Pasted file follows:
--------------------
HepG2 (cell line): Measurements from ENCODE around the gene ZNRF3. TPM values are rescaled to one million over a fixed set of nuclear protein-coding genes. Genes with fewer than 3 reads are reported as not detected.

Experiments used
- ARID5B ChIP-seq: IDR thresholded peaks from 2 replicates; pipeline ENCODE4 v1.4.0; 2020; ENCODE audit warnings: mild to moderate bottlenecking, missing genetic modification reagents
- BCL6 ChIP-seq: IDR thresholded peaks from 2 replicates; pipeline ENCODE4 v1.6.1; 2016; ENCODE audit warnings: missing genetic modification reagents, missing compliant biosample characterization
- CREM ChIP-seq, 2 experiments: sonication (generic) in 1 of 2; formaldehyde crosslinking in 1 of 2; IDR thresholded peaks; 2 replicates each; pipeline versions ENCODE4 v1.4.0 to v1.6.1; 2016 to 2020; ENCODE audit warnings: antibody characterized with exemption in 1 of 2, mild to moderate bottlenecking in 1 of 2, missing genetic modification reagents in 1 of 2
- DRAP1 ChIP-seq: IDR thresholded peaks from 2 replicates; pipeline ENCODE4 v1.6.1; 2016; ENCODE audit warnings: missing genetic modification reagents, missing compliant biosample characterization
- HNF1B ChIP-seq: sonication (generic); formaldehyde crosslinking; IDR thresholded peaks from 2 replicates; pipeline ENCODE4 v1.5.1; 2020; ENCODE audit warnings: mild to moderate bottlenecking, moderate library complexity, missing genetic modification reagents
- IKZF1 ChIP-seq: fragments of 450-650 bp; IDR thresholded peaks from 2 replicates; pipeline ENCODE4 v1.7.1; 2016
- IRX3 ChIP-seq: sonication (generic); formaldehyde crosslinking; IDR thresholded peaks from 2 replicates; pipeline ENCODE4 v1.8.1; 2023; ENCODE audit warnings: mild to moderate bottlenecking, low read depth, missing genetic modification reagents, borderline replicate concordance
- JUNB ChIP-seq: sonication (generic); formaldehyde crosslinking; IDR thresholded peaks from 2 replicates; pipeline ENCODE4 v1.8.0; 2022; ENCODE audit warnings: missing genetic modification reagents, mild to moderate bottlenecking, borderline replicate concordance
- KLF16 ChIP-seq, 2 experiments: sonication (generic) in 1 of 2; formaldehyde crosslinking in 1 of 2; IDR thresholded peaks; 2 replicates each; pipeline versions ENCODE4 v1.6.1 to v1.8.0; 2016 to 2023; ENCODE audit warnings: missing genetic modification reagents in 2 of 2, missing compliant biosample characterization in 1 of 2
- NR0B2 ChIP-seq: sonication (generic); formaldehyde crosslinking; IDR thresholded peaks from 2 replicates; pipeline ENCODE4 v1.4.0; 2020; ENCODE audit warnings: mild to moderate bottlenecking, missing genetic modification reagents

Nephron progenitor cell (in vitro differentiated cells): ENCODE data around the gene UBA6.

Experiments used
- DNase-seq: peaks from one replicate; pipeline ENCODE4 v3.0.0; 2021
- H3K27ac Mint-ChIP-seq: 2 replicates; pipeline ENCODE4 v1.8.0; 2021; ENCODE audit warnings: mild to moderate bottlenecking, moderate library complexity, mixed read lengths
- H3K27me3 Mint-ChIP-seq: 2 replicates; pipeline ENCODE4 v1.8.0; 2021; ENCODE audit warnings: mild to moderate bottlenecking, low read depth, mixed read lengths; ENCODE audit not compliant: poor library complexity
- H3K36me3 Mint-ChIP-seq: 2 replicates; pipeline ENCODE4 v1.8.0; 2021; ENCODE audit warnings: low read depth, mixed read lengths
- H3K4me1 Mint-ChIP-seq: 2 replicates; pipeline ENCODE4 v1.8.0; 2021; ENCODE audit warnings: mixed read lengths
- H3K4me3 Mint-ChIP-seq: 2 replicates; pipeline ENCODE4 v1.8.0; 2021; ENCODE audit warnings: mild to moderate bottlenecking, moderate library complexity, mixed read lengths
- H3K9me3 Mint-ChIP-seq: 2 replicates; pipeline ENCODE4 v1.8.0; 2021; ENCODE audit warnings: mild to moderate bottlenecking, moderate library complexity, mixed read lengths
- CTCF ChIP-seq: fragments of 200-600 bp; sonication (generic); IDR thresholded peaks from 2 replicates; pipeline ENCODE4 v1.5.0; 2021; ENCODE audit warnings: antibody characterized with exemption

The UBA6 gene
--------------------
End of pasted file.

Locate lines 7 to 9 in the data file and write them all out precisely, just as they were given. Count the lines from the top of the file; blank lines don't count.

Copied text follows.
- HNF1B ChIP-seq: sonication (generic); formaldehyde crosslinking; IDR thresholded peaks from 2 replicates; pipeline ENCODE4 v1.5.1; 2020; ENCODE audit warnings: mild to moderate bottlenecking, moderate library complexity, missing genetic modification reagents
- IKZF1 ChIP-seq: fragments of 450-650 bp; IDR thresholded peaks from 2 replicates; pipeline ENCODE4 v1.7.1; 2016
- IRX3 ChIP-seq: sonication (generic); formaldehyde crosslinking; IDR thresholded peaks from 2 replicates; pipeline ENCODE4 v1.8.1; 2023; ENCODE audit warnings: mild to moderate bottlenecking, low read depth, missing genetic modification reagents, borderline replicate concordance